MC Lyte will be the sole woman honored this month at the Hip Hop Honors special.
By NEKESA MUMBI MOODY
AP MUSIC WRITER
NEW YORK -- In the testosterone-fueled rap world, women have always had a role on stage -- usually as the side-chick, the video vixen or the oversexed diva boasting of myriad ways to pleasure a man.
MC Lyte was one of the exceptions. A deft lyricist who rapped with a man's bluster and braggadocio, she gained a footing in the rap game in the late '80s and early '90s. Using skillful, clever rhymes that relied on wit rather than sexuality, she delivered hits like "Cha Cha Cha," "Lyte as a Rock," "Poor Georgie" and "I Cram to Understand U."
This month, MC Lyte will be honored as a pioneer during VH1's annual Hip Hop Honors special -- the lone woman in a sea of men that include the Beastie Boys, Afrika Bambaataa, Eazy-E, Ice Cube, Russell Simmons, Rakim and the Wu-Tang Clan. But her tribute underscores the declining role of women in rap, even as the genre enters its third decade.
Lil' Kim, who recently finished a one-year jail term for perjury, is the most successful female among today's rappers, but her last effort didn't even go platinum. Remy Ma had a hit this year with the narcissistic single "Conceited" and Shawnna got plenty of attention for her raunchy ode "Gettin' Some ...," but neither of their albums made much impact on the charts. Missy Elliott, a maverick who blends R & amp;B with hip-hop, has had two back-to-back albums that were commercial disappointments.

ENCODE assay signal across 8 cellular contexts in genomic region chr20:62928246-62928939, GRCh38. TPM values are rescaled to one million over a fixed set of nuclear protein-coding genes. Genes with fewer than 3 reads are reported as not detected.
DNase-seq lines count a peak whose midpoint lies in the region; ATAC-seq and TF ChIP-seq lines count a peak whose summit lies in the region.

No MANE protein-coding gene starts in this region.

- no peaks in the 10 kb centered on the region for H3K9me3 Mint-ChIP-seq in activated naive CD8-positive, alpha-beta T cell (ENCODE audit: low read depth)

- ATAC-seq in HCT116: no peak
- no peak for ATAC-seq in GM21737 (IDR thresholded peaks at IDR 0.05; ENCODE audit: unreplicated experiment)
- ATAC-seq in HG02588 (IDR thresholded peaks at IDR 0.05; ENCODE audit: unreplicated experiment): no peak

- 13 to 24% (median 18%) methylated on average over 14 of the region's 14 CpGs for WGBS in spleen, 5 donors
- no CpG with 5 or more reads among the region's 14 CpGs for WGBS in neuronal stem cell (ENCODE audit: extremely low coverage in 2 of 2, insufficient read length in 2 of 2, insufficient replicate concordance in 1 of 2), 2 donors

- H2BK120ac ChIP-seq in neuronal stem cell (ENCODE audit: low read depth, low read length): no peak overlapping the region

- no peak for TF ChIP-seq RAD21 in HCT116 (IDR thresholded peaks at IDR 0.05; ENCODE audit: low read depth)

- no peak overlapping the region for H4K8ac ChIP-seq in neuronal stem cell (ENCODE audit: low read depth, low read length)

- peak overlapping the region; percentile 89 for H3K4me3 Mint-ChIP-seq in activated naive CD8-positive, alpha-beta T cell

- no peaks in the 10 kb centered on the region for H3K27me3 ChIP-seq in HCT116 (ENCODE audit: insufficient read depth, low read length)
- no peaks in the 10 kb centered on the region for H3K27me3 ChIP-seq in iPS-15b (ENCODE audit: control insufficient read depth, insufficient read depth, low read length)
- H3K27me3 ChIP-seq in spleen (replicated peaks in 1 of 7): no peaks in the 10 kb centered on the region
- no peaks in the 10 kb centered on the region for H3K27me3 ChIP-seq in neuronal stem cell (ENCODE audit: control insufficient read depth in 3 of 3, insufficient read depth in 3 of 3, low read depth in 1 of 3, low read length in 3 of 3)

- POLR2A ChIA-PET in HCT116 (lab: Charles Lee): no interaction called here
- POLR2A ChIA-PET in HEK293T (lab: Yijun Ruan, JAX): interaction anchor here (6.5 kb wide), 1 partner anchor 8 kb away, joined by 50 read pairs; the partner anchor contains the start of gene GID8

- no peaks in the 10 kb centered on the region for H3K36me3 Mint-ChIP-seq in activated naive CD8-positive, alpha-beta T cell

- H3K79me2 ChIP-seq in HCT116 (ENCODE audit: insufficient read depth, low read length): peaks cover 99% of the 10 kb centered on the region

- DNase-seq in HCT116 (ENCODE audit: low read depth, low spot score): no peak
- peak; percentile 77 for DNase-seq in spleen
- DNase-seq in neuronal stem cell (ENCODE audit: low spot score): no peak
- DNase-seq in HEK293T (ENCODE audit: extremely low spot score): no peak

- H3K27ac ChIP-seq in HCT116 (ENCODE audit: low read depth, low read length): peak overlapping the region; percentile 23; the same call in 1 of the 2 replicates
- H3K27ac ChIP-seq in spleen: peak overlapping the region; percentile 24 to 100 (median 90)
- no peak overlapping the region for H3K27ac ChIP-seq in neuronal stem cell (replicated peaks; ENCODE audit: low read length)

Where are they?
And some of the biggest female names have been absent from the trade that made them stars. Foxy Brown's long-awaited comeback has been long postponed; Eve is now known more for acting and fashion than rapping (though an album is tentatively set for this fall); and Lauryn Hill, one of the most acclaimed and talented MCs, is an enigma who chose to disappear from the music map.
Today, the biggest impact women seem to have on rap is as jiggling eye candy in music videos. There are few MC Lytes -- or female MCs, period -- rocking the mic with the success of their male counterparts.
"I didn't realize when I was growing up there weren't that many female rappers," says Remy Ma, who considers MC Lyte one of her idols. "I didn't realize what it really was. Now, actually being a female artist, there was no other females at the time or that was even on it like she was on it, coming at it from that perspective."
"It's hard for a girl to rap," said Ice-T, a Hip Hop honoree last year who returns this year as the show's host. "Rap is a very aggressive, testosterone based, hard-core music at its base. To rap, you've got to stand on the stage and say 'I'm the best and this is what's up.' It's a very narcissistic music. It takes a special woman to be able to pull that off."
There have been special women in the past: Queen Latifah, first with her feministic "Ladies First" and later with a succession of hits; Salt 'N Pepa, among the first females to use their sex appeal in concert with their rapping skills; and artists ranging from Monie Love to Yo-Yo who showed the variety the female rap field in the late '80s and early '90s.
Some of that variety, however, has been lost. Most of today's females are defined by their sexuality rather than by their rhyming skills -- for artists such as Lil' Kim, Foxy Brown, Trina and Khia, explicit sex talk and vampy clothes are the norm.
Today, MC Lyte is more apt to show her feminine side. On the day of VH1 Hip Hop Honors, which was taped in advance of Tuesday's broadcast, she showed no skin, but her look had a softer, glamorous edge, unlike the tomboy, baggy look she rocked some 20 years ago.
Copyright 2006 Associated Press. All rights reserved. This material may not be published, broadcast, rewritten, or redistributed.